Asynchronous Database Access in Ruby

These past few weeks have brought forward a few interesting developments in the Ruby database access layer. First, the guys at espace announced Neverblock: a Ruby 1.9 library which makes heavy use Fibers and non-blocking IO (RubyInside and InfoQ have the scoop). And shortly thereafter we saw the announcement of MySQLPlus (also a direct result of work around Neverblock): An enhanced MySQL database driver. With support for async operations and threaded database access. Nice!

Asynchronous panacea?

Does this mean we can turn ActiveRecord into a speed demon? Not quiet, or at least, not yet. Making our database calls asynchronous will allow us to handle many more parallel requests (which is a big win), without blocking the server, but it won't enhance the response time - the database is still the bottleneck. Furthermore, to take advantage of the non-blocking model, you will most likely have to adjust your application code (ack!).

Love it or hate it, ActiveRecord and its kin (Datamapper, Sequel, etc.) provide a great abstraction layer, which hides much of the database access logic and complexity. For these reasons, DBSlayer is a really interesting alternative, especially when used in conjunction with ActiveRecord or DataMapper adapters when it comes to asynchronous database access: language agnostic, speaks JSON, connection pooling, failover, plus many other goodies.

EM/MySQL - Ruby based asynchronous client

However, if you are interested in a Ruby alternative, keep an eye on Aman Gupta's recent project: em-mysql. An EventMachine wrapper around MySQLPlus, it is already showing very promising results:

The test consisted of 200 requests made at different concurrency levels against a single event-driven web-server. In turn, each request simulated a blocking database call (one second sleep), and then returned the results to the user. Hence, not surprisingly, 200 requests in serial order (concurrency of 1), took 200 seconds for DBSlayer, native MySQL driver, and EM/MySQL. However, as soon as we up the concurrency, the native driver is left in the dust, and the non-blocking EM/MySQL and DBSlayer take a commanding lead: ~2 seconds to complete all 200 requests! I've documented a DBSlayer EventMachine server implementation in a previous post, so let's take a look at how to interface with EM/MySQL:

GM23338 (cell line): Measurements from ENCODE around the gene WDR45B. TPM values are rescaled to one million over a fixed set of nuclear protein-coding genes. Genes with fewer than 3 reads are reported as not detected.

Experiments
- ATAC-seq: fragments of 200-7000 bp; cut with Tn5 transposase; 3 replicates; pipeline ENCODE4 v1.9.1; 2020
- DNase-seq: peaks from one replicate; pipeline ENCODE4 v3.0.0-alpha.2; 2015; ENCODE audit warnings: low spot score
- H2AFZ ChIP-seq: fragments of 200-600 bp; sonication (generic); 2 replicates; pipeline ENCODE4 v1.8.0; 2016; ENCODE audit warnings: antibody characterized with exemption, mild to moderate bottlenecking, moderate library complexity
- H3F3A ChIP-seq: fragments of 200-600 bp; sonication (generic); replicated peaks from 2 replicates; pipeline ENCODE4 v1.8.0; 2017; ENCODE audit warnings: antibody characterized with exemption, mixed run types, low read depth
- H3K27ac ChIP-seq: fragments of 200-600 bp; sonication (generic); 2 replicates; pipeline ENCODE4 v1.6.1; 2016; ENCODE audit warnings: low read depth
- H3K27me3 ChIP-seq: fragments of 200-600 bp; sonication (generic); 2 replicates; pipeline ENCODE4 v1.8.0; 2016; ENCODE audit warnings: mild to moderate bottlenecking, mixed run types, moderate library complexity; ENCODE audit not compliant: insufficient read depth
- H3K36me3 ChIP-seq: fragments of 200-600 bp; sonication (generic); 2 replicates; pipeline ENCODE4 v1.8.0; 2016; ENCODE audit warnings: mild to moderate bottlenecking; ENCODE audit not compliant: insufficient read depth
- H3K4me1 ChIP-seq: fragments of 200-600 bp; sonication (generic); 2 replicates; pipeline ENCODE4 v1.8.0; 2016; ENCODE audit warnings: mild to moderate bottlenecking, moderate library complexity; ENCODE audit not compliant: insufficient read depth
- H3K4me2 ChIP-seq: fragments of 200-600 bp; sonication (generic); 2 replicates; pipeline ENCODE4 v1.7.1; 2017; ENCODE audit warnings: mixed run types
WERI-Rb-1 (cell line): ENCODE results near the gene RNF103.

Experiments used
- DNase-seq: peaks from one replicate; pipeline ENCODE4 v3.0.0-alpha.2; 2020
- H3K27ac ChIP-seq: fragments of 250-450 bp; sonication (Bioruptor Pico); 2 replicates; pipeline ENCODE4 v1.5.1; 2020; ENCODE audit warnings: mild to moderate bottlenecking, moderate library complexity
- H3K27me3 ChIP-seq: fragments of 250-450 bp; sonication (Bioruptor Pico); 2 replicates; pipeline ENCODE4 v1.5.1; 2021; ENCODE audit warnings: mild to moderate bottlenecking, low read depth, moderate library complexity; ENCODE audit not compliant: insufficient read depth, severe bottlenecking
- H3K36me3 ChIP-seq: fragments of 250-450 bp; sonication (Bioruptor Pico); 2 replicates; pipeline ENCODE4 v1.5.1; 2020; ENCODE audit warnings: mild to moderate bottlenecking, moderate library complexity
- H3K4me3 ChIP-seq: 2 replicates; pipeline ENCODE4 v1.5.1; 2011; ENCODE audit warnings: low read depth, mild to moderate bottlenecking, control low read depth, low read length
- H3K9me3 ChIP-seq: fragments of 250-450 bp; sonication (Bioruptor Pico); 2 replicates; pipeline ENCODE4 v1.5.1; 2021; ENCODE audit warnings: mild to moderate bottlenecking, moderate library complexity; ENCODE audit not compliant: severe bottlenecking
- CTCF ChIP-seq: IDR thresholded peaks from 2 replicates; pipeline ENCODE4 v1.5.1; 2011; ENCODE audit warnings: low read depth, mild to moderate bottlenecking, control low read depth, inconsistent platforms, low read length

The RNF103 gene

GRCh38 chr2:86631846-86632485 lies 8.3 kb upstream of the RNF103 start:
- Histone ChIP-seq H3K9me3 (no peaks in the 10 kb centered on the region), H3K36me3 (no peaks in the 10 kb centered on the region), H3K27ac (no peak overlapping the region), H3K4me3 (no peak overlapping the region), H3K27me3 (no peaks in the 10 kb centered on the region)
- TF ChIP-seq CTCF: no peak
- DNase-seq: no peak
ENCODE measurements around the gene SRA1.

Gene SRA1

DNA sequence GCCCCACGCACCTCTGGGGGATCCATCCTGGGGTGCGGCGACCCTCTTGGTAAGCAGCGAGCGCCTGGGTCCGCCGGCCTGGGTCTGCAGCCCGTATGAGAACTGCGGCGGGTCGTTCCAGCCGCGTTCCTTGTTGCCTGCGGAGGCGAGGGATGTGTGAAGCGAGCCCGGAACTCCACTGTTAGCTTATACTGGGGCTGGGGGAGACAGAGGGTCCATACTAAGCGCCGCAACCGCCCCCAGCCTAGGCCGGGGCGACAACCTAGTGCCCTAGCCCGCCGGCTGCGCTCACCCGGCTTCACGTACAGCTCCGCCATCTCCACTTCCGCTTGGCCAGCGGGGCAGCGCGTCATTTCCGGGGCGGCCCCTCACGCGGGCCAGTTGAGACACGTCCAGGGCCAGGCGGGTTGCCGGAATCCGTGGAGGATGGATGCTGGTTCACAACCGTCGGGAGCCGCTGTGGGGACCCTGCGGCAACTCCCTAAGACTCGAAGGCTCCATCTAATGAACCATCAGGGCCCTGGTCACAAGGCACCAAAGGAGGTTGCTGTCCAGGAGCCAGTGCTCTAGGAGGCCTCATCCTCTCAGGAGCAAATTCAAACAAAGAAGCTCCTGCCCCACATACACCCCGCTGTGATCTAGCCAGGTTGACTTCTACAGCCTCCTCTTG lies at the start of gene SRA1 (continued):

require 'rubygems'
require 'eventmachine'
require 'evma_httpserver'
require 'em-mysql/lib/em/mysql'

class Handler  < EventMachine::Connection
  include EventMachine::HttpServer
  attr_accessor :db

  def process_http_request
    resp = self )"select sleep(1)") { |res|
      resp.status = 200
      resp.content = res

EventMachine::run {
  SQL = EventedMysql
  @mysql = EventedMysql.settings.update :host => 'localhost', :port => 3306, :database => 'dbslayer', :connections => 200

  EventMachine::start_server("", 8083, Handler) {|conn| conn.db = @mysql}
  puts "Listening..."
} - MySQL, DBSlayer, EM/MySQL servers

There is still plenty of work that must be done to make EM/MySQL production ready, but it is definitely a promising project, and one to keep an eye on. Perhaps one day, we'll even have a drop in ActiveRecord adapter for asynchronous processing in Ruby 1.8 - wouldn't that be nice! Albeit, that's exactly where Neverblock is heading, if you're willing to make the switch to Ruby 1.9.

Ilya GrigorikIlya Grigorik is a web performance engineer at Google, co-chair of the W3C Web Performance working group, and author of High Performance Browser Networking (O'Reilly) book — follow on Twitter, Google+.